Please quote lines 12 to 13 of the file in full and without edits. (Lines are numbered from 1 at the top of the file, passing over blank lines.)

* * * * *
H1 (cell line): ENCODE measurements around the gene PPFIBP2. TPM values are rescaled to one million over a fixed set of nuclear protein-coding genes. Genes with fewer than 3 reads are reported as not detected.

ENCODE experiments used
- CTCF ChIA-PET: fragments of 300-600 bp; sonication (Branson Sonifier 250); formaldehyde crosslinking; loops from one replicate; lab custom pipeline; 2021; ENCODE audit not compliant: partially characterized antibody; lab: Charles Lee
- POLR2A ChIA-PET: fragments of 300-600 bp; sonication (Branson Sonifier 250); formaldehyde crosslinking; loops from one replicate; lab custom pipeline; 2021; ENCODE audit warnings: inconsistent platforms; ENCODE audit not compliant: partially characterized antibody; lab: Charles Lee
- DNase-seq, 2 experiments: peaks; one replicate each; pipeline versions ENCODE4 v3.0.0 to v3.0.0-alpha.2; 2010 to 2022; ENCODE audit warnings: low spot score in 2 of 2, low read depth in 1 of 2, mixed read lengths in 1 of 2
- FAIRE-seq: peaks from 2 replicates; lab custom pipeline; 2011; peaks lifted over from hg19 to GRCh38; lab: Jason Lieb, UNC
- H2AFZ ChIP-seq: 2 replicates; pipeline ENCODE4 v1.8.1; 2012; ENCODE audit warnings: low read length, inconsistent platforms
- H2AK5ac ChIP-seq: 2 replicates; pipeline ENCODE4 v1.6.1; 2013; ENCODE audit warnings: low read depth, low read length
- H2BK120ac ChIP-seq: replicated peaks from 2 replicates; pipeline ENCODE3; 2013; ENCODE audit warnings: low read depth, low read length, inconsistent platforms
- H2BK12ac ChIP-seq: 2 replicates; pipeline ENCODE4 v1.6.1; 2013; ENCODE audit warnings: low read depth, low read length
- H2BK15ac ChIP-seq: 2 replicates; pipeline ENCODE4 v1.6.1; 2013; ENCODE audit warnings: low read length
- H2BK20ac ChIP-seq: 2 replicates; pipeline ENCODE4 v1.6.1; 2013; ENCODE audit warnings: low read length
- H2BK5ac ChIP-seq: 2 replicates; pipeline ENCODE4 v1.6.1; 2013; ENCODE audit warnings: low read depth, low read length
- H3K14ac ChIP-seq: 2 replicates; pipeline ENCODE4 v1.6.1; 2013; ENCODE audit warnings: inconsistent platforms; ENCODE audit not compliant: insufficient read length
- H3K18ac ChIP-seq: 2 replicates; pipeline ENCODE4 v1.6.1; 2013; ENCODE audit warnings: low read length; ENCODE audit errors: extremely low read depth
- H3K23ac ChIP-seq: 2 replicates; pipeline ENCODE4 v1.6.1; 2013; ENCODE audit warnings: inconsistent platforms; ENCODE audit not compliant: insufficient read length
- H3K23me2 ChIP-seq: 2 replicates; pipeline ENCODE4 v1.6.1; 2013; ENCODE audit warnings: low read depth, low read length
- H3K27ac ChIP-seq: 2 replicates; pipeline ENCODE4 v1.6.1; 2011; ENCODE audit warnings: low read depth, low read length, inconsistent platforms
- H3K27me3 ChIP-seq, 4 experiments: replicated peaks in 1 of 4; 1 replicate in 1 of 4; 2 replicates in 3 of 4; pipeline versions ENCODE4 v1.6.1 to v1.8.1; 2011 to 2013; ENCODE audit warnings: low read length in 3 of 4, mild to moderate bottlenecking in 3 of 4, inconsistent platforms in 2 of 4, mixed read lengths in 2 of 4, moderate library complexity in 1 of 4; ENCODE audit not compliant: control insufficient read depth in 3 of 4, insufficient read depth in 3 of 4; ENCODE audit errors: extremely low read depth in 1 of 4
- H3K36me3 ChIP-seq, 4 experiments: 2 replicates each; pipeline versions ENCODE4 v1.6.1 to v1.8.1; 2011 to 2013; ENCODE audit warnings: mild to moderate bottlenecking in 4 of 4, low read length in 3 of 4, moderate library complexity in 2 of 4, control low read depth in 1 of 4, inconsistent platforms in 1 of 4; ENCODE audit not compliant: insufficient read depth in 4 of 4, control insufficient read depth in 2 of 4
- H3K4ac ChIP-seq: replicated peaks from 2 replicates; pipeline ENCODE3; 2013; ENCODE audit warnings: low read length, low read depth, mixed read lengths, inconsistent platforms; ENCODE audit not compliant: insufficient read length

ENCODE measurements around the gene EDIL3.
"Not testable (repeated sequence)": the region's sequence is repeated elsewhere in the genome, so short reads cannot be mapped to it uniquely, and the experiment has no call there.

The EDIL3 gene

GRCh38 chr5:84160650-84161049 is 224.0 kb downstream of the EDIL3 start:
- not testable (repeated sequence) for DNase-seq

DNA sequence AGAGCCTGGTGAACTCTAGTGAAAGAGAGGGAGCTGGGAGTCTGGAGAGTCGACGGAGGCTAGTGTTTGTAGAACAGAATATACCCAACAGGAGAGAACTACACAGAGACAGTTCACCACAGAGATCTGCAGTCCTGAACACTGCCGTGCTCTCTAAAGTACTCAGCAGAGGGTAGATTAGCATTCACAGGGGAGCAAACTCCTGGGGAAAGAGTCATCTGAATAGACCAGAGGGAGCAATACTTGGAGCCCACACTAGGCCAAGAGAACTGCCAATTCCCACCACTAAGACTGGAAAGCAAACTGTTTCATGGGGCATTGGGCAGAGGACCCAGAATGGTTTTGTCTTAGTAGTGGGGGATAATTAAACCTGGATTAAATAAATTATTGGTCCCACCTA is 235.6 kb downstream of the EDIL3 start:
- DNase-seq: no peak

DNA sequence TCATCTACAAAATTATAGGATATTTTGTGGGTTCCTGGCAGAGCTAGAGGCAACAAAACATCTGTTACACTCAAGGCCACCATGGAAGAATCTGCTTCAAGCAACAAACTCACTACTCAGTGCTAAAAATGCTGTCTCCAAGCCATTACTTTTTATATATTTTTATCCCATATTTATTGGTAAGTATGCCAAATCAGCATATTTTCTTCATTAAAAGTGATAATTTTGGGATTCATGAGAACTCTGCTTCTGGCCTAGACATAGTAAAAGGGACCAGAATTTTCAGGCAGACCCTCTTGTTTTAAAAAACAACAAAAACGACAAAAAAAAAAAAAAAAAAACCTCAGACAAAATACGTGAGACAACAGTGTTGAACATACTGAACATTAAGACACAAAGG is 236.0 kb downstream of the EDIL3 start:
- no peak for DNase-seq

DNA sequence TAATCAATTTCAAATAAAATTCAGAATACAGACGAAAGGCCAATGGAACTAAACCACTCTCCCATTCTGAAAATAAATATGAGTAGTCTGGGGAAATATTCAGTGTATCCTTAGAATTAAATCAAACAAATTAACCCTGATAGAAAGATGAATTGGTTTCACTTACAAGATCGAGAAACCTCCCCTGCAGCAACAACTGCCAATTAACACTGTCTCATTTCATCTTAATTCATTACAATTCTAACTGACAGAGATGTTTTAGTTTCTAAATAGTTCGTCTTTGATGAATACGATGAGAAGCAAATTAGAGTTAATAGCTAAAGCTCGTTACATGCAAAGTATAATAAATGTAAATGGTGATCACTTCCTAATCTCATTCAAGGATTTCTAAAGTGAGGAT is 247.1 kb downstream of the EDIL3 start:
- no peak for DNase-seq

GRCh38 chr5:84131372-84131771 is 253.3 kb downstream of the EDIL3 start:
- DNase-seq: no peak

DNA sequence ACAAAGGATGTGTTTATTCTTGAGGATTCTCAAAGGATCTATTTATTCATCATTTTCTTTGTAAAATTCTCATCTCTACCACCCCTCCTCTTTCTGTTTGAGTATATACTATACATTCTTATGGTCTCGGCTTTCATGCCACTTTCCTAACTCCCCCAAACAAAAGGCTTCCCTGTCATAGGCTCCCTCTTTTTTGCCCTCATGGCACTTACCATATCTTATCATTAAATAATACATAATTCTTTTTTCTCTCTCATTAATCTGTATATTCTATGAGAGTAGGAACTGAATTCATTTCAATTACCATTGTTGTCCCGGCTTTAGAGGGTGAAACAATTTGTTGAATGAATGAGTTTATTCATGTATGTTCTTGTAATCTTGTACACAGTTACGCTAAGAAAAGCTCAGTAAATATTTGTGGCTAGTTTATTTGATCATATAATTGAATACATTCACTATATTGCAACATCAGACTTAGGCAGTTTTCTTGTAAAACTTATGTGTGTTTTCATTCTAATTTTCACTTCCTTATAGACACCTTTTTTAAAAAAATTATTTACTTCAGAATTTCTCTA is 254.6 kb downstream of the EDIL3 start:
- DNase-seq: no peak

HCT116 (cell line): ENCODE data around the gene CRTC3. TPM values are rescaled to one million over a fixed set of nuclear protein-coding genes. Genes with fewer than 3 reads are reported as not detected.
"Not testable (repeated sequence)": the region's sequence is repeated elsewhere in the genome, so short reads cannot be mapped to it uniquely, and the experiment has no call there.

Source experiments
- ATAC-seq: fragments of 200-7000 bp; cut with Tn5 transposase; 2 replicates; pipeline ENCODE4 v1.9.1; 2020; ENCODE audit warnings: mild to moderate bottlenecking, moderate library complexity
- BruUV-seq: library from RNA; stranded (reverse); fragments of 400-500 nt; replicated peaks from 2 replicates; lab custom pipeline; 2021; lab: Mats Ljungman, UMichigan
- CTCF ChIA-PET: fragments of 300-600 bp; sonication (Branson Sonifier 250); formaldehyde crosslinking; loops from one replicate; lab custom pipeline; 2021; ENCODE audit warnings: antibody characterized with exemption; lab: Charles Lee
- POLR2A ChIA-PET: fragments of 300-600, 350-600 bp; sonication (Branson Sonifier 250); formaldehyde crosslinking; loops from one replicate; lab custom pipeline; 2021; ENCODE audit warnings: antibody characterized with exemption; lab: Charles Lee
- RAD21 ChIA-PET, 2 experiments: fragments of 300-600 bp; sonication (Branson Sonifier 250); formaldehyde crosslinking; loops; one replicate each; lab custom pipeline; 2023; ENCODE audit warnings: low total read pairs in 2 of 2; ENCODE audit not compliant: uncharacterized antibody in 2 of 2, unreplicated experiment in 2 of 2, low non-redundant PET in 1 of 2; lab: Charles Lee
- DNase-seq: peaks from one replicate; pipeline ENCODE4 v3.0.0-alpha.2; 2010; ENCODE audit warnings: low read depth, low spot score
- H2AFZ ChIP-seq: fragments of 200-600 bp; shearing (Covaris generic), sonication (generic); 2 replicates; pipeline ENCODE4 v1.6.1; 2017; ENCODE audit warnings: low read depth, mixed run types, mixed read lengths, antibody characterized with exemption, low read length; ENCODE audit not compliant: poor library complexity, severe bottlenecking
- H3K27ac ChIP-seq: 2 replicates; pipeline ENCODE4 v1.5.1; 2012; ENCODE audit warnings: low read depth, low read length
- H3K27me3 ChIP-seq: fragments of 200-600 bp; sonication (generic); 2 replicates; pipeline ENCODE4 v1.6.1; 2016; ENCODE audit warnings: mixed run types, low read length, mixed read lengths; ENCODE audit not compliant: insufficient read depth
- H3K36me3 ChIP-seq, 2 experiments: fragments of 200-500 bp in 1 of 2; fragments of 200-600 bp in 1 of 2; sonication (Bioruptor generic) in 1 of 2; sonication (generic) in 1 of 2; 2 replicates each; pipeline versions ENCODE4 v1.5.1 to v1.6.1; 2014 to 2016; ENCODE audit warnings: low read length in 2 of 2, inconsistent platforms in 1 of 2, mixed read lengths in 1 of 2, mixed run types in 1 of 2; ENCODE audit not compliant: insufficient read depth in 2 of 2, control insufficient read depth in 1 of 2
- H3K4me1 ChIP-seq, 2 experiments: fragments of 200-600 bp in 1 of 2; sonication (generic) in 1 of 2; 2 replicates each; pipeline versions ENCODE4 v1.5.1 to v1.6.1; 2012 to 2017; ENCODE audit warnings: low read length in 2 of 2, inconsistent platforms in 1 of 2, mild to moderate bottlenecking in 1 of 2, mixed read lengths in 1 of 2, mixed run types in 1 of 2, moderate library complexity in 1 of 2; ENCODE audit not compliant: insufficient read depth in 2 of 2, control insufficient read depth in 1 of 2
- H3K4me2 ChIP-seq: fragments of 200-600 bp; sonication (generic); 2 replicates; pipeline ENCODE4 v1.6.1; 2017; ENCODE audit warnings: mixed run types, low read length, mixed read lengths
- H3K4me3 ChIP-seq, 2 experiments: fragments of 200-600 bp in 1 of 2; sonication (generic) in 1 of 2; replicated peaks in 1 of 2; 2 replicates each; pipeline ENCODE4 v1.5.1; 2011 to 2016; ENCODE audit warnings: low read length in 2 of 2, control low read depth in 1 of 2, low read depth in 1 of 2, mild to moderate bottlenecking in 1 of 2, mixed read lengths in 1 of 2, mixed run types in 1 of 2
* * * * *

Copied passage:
- H2BK20ac ChIP-seq: 2 replicates; pipeline ENCODE4 v1.6.1; 2013; ENCODE audit warnings: low read length
- H2BK5ac ChIP-seq: 2 replicates; pipeline ENCODE4 v1.6.1; 2013; ENCODE audit warnings: low read depth, low read length